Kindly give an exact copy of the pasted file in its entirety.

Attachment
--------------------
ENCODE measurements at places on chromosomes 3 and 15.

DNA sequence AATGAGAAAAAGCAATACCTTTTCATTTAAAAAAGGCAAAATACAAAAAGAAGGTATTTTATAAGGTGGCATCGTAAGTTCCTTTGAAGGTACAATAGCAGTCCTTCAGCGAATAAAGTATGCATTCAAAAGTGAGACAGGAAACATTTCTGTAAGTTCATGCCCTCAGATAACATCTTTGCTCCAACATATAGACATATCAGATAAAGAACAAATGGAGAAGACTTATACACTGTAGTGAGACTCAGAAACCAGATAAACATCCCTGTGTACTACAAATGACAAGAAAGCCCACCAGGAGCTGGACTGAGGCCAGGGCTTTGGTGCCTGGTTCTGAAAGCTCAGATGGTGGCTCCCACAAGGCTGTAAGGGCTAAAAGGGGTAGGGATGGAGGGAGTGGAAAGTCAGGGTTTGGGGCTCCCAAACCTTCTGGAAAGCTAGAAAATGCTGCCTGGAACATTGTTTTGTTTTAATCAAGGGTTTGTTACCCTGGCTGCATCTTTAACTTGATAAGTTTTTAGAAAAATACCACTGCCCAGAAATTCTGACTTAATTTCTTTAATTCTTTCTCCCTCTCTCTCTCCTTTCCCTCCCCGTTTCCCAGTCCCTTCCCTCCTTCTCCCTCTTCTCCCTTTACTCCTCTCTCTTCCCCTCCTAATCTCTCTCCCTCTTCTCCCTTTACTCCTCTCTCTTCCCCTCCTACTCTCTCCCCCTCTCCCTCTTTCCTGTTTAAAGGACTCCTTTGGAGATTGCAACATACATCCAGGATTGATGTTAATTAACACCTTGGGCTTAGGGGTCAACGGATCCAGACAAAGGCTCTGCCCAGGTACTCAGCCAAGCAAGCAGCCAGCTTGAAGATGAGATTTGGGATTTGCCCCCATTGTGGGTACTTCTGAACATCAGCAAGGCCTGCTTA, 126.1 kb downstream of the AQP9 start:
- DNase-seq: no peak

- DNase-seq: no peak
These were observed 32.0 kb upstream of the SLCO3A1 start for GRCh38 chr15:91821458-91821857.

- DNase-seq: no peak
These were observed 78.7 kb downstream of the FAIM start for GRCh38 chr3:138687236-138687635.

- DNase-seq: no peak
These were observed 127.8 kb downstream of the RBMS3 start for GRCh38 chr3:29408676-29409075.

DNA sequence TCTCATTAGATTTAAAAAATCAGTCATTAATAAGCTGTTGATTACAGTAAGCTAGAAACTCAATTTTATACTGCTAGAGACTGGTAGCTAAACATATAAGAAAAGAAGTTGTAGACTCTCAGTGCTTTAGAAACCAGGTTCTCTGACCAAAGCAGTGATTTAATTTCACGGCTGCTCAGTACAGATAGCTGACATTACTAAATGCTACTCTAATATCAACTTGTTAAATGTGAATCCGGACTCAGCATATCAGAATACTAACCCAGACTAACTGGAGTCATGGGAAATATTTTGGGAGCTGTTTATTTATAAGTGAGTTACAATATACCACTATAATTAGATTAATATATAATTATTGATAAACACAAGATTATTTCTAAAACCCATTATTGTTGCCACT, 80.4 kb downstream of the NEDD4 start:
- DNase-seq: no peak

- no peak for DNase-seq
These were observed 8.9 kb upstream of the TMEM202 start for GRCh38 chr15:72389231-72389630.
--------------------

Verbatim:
ENCODE measurements at places on chromosomes 3 and 15.

DNA sequence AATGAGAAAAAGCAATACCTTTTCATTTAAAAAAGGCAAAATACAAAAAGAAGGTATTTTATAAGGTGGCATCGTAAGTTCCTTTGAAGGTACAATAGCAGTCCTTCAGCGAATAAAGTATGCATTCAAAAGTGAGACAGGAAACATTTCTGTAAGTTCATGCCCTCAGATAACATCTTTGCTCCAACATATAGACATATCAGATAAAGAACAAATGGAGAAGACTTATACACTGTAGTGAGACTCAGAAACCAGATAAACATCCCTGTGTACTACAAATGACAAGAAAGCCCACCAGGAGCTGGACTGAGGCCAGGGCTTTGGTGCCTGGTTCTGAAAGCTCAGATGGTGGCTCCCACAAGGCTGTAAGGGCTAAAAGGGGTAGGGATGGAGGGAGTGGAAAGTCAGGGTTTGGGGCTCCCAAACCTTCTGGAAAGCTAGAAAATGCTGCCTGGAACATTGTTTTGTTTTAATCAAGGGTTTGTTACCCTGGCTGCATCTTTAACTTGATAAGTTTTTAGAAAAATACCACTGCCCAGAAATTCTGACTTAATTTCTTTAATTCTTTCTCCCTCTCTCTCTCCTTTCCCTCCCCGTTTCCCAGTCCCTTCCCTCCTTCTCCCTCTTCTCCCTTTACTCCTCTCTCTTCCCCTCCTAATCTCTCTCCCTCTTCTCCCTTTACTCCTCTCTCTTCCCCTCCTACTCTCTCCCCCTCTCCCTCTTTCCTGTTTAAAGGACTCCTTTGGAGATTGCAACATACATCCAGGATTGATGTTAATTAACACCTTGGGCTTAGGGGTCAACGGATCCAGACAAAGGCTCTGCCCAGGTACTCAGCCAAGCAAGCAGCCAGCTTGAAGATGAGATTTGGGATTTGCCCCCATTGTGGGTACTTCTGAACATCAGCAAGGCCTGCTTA, 126.1 kb downstream of the AQP9 start:
- DNase-seq: no peak

- DNase-seq: no peak
These were observed 32.0 kb upstream of the SLCO3A1 start for GRCh38 chr15:91821458-91821857.

- DNase-seq: no peak
These were observed 78.7 kb downstream of the FAIM start for GRCh38 chr3:138687236-138687635.

- DNase-seq: no peak
These were observed 127.8 kb downstream of the RBMS3 start for GRCh38 chr3:29408676-29409075.

DNA sequence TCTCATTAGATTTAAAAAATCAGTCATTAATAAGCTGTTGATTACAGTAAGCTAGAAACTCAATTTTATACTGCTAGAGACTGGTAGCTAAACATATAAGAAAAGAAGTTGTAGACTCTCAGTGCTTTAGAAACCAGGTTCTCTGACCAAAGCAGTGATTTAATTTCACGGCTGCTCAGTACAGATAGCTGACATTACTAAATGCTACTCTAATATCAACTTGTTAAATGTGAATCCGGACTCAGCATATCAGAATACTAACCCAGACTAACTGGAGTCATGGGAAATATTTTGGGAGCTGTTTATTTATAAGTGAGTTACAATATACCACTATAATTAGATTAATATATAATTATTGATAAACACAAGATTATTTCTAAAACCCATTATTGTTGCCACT, 80.4 kb downstream of the NEDD4 start:
- DNase-seq: no peak

- no peak for DNase-seq
These were observed 8.9 kb upstream of the TMEM202 start for GRCh38 chr15:72389231-72389630.